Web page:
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Popcorn – A delight throughout the ages

Nathalie Taylor

Special to the Village News

Popcorn is "as old as the hills," or close. Archeologists in Peru have found fossil evidence of popcorn dating back as early as 4,700 BC. There is also evidence that the Pueblo Native Americans also popped corn about 1,000 years ago.

In modern times, Charles Cretors of Chicago invented the steam-powered popcorn maker in the 1890s, setting off America's obsession with the fluffy snack.

I guess you could say that Chicago is the birthplace of American popcorn, because in addition to Charles Cretors' invention, two brothers named Frederick and Louis Rueckheim sold popcorn topped with molasses at the Chicago World's Fair, in 1893. Caramel corn was born in Chicago that year and is still popular 129 years later.

This American delight now has its own holiday. Jan. 19 is National Popcorn Day.

Do other countries enjoy popcorn as much as we do? Not quite, because Americans are still the number one popcorn consumers. However, in other areas of the world, such as Japan, Canada, and most of Europe, people also enjoy popcorn.

Delicious and fun to eat, popcorn conjures up images of happy times. I have enjoyed popcorn at festivals, fairs, theaters, circuses, football games, and other events.

Kettle corn is a staple at most fairs. I can't leave our county fair without carting home a large bag of it. We eat a lot of it in the car, so only about half the bag actually makes it home.

The Disneyland Resort has at least 10 old-fashioned popcorn carts located throughout the two parks. Long lines to the carts prove that the snack is still popular.

In America, corn was popped on stove tops for many years. Then, there was a parade of various electric poppers, and finally, microwave popcorn was introduced. I buy Pop Secret microwave popcorn. It's easy to make and doesn't burn if you follow directions. It is not only a savory snack but has an aroma that lures other family members to the kitchen.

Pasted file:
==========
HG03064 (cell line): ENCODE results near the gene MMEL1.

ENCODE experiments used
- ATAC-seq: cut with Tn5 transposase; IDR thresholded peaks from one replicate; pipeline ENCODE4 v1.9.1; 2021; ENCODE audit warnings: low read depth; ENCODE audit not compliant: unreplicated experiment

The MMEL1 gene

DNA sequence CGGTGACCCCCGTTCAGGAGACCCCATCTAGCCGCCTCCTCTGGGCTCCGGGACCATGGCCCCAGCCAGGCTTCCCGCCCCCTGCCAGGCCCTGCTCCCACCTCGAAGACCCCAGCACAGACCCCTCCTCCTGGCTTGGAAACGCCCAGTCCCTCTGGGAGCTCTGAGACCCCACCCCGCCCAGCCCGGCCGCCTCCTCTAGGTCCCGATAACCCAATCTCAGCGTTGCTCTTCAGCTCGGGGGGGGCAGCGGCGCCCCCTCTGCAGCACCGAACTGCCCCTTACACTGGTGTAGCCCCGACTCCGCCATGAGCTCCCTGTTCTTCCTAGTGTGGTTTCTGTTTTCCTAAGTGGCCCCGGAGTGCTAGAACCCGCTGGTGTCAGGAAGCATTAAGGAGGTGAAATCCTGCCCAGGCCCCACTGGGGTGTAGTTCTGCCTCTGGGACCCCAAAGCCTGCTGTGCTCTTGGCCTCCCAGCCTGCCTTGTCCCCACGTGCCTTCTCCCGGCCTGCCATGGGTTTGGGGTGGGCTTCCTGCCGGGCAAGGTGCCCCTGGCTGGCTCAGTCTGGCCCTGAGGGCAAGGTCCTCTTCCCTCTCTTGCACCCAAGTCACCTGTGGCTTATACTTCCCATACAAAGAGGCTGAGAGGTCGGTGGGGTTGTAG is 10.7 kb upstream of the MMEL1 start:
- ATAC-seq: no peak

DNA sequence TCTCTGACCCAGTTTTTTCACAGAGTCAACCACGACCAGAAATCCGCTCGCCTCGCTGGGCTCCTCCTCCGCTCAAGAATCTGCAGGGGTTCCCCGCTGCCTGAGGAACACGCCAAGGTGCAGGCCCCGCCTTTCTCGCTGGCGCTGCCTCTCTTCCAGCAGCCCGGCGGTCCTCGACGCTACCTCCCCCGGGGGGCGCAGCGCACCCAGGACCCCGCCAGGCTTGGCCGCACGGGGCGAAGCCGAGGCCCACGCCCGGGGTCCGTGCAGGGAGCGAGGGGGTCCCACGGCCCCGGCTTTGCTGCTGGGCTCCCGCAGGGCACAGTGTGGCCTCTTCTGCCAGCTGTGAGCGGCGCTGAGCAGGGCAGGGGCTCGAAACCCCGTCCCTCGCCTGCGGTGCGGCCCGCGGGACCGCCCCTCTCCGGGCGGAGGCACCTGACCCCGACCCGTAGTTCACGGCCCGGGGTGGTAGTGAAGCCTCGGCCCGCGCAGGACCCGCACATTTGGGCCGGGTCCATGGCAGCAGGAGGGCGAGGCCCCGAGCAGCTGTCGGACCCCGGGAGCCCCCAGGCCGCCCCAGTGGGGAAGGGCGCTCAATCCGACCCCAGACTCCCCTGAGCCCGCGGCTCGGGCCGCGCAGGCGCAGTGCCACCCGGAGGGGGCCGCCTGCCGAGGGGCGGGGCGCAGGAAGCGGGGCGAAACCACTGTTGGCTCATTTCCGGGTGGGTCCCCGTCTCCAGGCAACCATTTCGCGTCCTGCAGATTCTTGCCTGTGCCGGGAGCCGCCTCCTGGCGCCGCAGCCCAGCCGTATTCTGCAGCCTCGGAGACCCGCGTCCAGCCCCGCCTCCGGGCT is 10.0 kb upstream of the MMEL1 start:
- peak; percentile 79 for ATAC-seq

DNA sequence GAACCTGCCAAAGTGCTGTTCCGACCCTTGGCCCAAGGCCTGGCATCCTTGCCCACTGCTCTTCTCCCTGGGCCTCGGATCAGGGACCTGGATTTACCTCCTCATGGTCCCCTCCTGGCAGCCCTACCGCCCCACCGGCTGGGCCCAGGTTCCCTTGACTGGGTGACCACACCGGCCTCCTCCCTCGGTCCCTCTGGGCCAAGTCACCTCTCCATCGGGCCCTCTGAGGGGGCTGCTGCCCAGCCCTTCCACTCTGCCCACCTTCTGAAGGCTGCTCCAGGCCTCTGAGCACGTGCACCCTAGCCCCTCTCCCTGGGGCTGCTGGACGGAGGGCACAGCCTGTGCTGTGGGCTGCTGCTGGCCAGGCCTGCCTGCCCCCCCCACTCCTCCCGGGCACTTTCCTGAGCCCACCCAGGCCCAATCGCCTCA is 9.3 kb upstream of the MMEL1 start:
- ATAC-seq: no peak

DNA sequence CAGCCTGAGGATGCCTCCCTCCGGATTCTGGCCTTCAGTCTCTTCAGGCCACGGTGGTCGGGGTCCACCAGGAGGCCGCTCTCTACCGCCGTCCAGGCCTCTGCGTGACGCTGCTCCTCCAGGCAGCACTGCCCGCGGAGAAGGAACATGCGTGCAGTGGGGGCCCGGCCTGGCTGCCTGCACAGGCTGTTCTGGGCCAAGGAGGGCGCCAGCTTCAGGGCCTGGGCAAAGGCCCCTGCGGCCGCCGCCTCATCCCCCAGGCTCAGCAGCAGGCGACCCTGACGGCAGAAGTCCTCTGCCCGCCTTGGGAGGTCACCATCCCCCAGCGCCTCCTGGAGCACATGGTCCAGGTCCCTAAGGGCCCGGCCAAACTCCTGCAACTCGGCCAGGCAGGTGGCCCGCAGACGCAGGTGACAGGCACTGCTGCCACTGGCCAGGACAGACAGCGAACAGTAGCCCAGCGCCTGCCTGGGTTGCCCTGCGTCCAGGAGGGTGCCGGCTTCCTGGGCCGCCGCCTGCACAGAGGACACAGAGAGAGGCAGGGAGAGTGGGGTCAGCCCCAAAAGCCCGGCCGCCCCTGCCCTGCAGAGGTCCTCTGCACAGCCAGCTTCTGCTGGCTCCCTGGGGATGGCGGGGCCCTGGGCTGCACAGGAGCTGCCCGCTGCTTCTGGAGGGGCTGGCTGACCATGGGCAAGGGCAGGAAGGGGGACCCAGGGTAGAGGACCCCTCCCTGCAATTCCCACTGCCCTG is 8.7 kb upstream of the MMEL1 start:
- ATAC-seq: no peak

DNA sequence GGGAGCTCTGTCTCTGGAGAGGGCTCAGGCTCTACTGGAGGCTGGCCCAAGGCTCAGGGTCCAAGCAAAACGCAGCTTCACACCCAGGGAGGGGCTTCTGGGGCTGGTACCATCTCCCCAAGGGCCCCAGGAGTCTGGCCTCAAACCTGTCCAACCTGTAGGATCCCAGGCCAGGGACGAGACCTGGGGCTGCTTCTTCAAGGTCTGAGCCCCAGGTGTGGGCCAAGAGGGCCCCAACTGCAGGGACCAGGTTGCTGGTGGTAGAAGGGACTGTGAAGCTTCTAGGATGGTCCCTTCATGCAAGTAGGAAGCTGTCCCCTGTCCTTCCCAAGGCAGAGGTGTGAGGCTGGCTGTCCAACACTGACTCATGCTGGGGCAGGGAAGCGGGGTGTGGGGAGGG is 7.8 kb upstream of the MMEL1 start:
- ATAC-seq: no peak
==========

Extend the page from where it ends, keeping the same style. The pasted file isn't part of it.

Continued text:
My mom, who was born in 1923, remembers making stove-top popcorn with her mother. The kernels were placed in a frying pan, along with cooking oil, and then covered. It was mom's job to slide the pan back and forth over the fire until the corn popped. It didn't ever burn, which might have been the result of mom's expert corn popping skills, or maybe just the watchful eye of her mother.

When I was a child, a brand called Jiffy Pop was popular. It was packaged in an aluminum foil pan with a long handle. The corn was popped on the stove-top; and it seemed to take forever. However, once the corn began to pop, the silver top would grow and grow until it was filled with popped corn. I was fascinated by the expanding silver top – it looked like it was an alien from outer space.

When I was growing up, we would take family vacations in our travel trailer, and Jiffy Pop was an integral part of our well-stocked trailer pantry. One evening, my mother was making Jiffy Pop on the trailer stovetop when something went terribly wrong. She shook and shook the pan, but the popcorn only partially popped, then it burned. The silver top burst open, and smoke began to rise from the pan. Mom dumped water on the burning popcorn, and then left it outside all night. I remember looking at the charred mess in the morning. The whole experience fascinated me and didn't even kill my love for popcorn.

Once I attempted to make a Christmas popcorn garland. I was about 15, and confident that I would be successful, but my confidence was dashed when too many pieces broke off before they made it to the garland. Only about half of the batch actually became part of the decoration, so it took quite a while to create a garland that was long enough to encircle the entire tree. That was the end of my popcorn-garland-making days.

So, I won't be making any more popcorn garlands, but I will continue to eat – and enjoy – popcorn! After all, I think it's a waste of good popcorn to use it on a Christmas garland anyway.


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